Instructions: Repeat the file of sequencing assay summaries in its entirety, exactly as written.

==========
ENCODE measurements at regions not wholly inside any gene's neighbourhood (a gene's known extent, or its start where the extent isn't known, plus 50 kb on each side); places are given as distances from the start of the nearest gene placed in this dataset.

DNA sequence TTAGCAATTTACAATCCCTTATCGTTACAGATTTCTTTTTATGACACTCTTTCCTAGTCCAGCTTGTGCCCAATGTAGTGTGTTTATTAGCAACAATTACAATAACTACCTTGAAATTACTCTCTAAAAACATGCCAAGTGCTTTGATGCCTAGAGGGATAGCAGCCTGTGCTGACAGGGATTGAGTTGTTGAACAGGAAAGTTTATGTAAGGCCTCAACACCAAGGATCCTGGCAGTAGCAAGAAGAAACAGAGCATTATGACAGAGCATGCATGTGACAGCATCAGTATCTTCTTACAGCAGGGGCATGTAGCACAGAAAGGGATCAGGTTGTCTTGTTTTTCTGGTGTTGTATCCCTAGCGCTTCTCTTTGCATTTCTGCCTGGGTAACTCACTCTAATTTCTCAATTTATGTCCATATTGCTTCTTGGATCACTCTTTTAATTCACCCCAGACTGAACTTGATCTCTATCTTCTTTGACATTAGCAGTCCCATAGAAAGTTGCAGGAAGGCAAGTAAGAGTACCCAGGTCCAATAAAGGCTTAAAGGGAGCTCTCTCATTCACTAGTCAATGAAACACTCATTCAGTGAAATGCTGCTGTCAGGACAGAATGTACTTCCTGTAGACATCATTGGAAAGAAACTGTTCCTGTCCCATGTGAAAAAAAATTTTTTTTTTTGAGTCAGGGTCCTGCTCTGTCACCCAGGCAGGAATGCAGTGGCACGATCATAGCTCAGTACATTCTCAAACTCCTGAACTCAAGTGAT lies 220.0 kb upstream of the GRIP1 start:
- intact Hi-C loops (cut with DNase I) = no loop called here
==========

ENCODE measurements at regions not wholly inside any gene's neighbourhood (a gene's known extent, or its start where the extent isn't known, plus 50 kb on each side); places are given as distances from the start of the nearest gene placed in this dataset.

DNA sequence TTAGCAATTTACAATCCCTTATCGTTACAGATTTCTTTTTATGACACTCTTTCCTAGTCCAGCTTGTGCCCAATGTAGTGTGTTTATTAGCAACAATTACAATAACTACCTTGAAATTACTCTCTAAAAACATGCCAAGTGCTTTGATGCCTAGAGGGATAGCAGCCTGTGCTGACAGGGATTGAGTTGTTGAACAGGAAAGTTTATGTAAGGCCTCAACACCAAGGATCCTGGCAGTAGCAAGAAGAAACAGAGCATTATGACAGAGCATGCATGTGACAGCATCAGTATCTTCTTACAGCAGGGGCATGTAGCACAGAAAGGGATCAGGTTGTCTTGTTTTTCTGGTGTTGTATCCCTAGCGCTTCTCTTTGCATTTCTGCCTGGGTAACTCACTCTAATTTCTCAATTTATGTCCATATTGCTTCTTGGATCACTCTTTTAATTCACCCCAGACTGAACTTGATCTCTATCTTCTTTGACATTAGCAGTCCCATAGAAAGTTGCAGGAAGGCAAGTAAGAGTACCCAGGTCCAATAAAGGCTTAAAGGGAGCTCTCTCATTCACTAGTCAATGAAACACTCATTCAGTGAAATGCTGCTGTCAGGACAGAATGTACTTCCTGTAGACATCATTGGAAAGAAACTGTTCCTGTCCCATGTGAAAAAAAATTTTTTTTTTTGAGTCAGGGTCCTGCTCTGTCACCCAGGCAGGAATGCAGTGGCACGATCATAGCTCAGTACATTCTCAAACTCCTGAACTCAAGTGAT lies 220.0 kb upstream of the GRIP1 start:
- intact Hi-C loops (cut with DNase I) = no loop called here